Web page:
The Government is increasingly dependent on computer software to operate. Singaporeans access important services like SingPass via the Internet, leading the makers of software exerting substantial control over how the Government operates.
Most software currently used by the Government is like a black box. It is proprietary, which means that the Government is not allowed to look inside to see how it works. Proprietary software comes with restrictions preventing it from being copied without permission.
The Government placed its fate in the hands of a few entities when it accepts these restrictions on the technology Singaporeans depend on for everything from social services to our CPF savings. Government needs to serve the public interest and has an obligation to remain independent.
If the Government chooses a proprietary program – for example, to build its websites, this often translates that Singaporeans will have to install a compatible proprietary program on their computers in order to use it. Thus, the Government locks Singaporeans into a relationship with a particular company and takes away their freedom to choose something different.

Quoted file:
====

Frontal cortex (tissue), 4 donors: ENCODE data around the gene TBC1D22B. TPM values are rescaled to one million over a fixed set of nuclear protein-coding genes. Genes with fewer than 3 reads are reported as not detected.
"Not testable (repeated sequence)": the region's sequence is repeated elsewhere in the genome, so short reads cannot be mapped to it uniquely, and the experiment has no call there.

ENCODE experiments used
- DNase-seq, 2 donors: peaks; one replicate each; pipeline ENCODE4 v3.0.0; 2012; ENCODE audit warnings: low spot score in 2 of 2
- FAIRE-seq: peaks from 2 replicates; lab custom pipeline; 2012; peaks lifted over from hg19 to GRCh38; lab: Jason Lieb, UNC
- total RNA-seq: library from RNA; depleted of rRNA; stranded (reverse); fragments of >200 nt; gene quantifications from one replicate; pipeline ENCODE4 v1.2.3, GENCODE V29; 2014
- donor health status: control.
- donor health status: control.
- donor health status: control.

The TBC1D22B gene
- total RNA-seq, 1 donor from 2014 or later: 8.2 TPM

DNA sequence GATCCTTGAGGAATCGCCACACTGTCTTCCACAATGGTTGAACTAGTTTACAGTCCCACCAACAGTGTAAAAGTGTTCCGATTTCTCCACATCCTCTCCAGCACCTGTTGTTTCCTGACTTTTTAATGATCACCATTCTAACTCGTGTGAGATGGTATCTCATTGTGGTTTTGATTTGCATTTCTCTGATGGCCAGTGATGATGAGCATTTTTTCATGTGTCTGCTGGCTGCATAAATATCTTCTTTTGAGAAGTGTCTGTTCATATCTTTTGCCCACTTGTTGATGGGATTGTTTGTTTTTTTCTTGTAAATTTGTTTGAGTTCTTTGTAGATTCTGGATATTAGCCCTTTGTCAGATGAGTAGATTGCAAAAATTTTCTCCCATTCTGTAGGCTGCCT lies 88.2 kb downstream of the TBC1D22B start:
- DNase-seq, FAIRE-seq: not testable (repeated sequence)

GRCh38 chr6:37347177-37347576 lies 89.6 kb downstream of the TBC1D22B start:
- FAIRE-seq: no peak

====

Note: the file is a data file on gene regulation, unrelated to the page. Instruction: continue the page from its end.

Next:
Fortunately, there is a solution. The Government should begin using free “as in freedom” software. Free software is software that permits users to use, distribute, study and change the software for any purpose. There are thousands of free software available. Free operating systems like GNU/Linux are fully capable of replacing the proprietary alternatives from Microsoft. Many organizations, including MINDEF, are now using free software like OpenOffice.org.
Free software is also generally more secure. The Government can test and inspect the software directly, and benefit from the fact that people all around the world are inspecting the same software for problems, as the source code is available. When problems are discovered, they can be fixed much more quickly because the fix do not have to wait on a single vendor.
Instead of handing the technological machinery of Singapore to small groups of entities and locking Singaporeans into dependent relationships with these groups, the Government should use publicly available and freely licensed software. This is the only way to preserve the independence of the Government from private interests.
Prime Minister Lee Hsien Loong said in 2006 National Day rally, “The Government has to adapt to the digital age.” If it is to continue as a lead advocate for personal freedom, the Government must recognize the negative impacts of its current software policies.
The Singapore GNU has also released a paper on privacy issues regarding Wireless@SG. Click here to access the pdf file.
About the author: Koh Choon Lin is the executive director of the Singapore GNU Group which is a socio-political group.